PYSC Friendships and Intimacy Relationship Paper

Submitted By pmuchhal
Words: 1842
Pages: 8

Gender Differences in Intimate Relationships: Effects of Traditional Gender Roles
Parth Muchhala
University of Southern California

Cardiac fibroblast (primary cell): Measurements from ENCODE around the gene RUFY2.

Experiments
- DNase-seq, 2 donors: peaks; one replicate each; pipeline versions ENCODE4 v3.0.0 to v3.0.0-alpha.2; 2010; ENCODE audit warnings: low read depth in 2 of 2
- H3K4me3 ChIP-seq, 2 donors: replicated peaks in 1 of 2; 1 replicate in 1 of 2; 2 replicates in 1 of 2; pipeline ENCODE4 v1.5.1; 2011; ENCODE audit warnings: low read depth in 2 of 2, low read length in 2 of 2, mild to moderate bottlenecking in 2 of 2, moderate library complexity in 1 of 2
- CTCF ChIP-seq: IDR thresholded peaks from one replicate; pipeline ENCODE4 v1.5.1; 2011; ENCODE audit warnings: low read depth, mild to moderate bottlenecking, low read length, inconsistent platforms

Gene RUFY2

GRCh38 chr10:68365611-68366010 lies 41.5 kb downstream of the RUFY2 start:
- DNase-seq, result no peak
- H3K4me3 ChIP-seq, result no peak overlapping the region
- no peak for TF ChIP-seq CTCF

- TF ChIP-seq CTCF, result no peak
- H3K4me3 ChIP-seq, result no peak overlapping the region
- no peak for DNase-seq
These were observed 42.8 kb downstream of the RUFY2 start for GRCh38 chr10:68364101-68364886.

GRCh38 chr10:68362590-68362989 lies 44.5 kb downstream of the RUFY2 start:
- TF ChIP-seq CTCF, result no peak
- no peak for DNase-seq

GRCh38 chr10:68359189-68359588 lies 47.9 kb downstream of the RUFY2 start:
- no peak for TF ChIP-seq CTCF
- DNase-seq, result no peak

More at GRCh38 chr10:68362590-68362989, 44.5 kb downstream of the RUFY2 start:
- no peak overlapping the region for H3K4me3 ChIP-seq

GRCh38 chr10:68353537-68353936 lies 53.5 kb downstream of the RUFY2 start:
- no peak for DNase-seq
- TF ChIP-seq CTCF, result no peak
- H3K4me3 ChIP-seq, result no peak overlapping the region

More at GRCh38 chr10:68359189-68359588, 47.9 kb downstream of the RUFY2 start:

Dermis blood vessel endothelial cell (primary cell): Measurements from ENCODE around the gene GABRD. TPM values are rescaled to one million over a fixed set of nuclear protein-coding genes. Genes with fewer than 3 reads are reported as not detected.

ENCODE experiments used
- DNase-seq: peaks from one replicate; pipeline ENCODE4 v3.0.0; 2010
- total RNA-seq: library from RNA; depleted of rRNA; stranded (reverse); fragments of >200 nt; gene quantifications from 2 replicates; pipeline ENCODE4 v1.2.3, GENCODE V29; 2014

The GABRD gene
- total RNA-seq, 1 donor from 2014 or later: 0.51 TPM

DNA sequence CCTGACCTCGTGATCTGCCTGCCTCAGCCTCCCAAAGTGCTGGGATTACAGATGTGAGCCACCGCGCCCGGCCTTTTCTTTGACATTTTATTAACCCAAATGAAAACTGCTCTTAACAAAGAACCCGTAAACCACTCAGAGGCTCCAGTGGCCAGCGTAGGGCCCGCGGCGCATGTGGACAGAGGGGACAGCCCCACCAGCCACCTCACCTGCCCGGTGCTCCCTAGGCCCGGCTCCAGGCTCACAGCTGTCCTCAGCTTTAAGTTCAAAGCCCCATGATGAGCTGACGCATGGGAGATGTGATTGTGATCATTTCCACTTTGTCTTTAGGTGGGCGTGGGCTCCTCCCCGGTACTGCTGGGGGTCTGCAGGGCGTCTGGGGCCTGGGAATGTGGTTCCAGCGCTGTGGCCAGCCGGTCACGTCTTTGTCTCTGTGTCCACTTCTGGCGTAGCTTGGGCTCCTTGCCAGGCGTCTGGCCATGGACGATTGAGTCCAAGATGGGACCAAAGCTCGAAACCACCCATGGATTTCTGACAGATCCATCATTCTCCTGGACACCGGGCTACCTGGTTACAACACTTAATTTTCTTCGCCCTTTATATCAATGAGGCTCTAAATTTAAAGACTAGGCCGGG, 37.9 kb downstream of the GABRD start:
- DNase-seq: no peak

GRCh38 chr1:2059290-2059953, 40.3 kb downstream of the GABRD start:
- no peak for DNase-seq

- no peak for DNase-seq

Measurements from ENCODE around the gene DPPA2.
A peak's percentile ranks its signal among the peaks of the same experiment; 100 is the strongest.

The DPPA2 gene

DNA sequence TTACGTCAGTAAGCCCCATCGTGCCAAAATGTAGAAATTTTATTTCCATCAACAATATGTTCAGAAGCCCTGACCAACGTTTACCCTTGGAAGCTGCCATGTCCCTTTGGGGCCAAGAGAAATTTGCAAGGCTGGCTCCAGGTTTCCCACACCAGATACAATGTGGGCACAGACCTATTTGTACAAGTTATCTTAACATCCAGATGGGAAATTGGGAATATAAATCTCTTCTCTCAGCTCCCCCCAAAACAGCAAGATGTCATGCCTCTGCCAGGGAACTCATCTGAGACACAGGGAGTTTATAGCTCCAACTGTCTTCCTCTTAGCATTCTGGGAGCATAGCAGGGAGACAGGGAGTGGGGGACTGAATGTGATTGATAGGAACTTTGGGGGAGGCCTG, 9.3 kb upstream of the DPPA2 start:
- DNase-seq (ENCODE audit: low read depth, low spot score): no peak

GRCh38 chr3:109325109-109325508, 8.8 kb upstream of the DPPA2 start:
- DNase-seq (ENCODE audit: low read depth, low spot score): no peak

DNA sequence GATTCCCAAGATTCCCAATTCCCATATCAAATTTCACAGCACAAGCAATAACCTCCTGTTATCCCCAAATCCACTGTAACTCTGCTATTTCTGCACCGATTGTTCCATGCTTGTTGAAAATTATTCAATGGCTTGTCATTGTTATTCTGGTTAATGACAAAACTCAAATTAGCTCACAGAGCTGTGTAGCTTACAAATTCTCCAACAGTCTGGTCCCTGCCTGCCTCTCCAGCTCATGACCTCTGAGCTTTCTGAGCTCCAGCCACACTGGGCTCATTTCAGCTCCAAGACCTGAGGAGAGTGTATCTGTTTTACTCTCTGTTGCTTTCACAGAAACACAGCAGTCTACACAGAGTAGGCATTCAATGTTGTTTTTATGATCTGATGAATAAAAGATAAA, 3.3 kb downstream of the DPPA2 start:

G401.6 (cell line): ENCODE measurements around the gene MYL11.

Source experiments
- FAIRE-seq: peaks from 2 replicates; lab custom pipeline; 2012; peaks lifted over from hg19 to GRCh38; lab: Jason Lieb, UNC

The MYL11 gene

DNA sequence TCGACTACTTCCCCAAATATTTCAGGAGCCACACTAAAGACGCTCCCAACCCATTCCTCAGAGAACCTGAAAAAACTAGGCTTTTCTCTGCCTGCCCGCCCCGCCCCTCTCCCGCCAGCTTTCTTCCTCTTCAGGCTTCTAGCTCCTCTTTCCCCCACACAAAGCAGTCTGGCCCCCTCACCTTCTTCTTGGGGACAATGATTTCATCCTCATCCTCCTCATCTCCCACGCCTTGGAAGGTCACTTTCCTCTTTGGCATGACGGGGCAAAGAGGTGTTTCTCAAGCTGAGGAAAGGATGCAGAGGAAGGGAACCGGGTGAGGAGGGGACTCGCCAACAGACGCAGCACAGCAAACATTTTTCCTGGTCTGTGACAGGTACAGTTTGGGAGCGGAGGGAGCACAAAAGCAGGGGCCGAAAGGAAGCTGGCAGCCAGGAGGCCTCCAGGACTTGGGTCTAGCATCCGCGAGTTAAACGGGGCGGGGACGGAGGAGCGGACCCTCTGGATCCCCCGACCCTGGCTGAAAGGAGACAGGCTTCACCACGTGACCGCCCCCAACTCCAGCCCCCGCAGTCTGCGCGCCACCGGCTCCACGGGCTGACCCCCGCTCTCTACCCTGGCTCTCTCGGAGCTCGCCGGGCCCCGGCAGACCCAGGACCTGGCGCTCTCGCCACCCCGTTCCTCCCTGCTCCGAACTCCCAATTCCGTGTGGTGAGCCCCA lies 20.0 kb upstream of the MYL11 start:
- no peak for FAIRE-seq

Intimate Friendships are a necessity for us. The ‘cruel’ world is made less cruel by the presence of these friendships and relationships. Casual friendships seem simple enough, but as we got more intimate with people, our relationship with them becomes more and more complex. I want to use my own personal experience to demonstrate and argue about two concepts. In this so-called modern era, is it possible for men and women to be just friends? Can they have an intimate friendship without having a romantic relationship? Secondly, I want to discuss the statement, “Women’s friendships are face-to-face, whereas men’s are side-by-side. Lastly, how do the traditional gender roles played by men and women affect these theories? I was in an all boys school till the 10th grade. When I came to high school, I entered unfamiliar territory when all boys and girls were put together in the same grade. It took some time to get used to the new atmosphere; it wasn’t the same. Boys spent less time playing sports, talking about sports and performed fewer activities in general. Everyone got involved in their own conversations with the girls. It felt easy to talk to women about our emotions and our feelings. We spent more time talking, than actually doing things. It was like there was this new form of communication, which opened up for us. In these circumstances, I too formed an intimate relationship with a friend. As we became closer and closer, our relationship was becoming more complicated. I still liked to think of us as friends, and I thought in my head that she did too. I could share my feelings, have mature conversations with her, and I felt open in general. With the boys, though I had a few very close mates, our relationship seemed more superficial. It was more about showing our masculinity, playing sports, pranks, etc. We were sticking to our male traditional gender roles. This new companionship that I had formed, gave me internal satisfaction and happiness. I could be myself in front of her, could even cry if I wanted to. She would always solve my problems and make it her life’s mission to make me happy. I observed during this period, that each of the boys had found their means of support in the other sex. No one had to share their emotional problems with the boys and face insensitive remarks. We could be our male selves with the boys, and show our reality to our female friends. As I became more attached to my friend, both of us thought our relationship was more than just friendship. The picture in front of us looked so perfect. We knew everything about each other, had been best friends for a while, and loved each other’s company. We thought we could easily take the relationship to the next level, move away from an intimate friendship to a romance. I was a little apprehensive, because I knew the value of our friendship. Our friendship provided stability in my life and I knew that once we entered a romantic relationship, there was no going back. But hesitantly, when she asked me out, I was willing to take that leap of faith. It has been two years since that day. They have been the happiest two years of my life, but not because I loved her as a romantic partner, but because I loved her as a friend. The convenience of having your friend as a partner, gives you the illusion that you love the romantic relationship. But soon you will realize that it’s not love, it’s just friendship which keeps the relationship going. When I was not ready to commit the same way she was, I knew that not only would the relationship end, but also our friendship, forever. I tried maintaining our friendship after, but the same level of intimacy was absent. I also observed around me, how people who claimed to be ‘just friends’ could not sustain that relationship because either of the partners eventually wanted to enter a romantic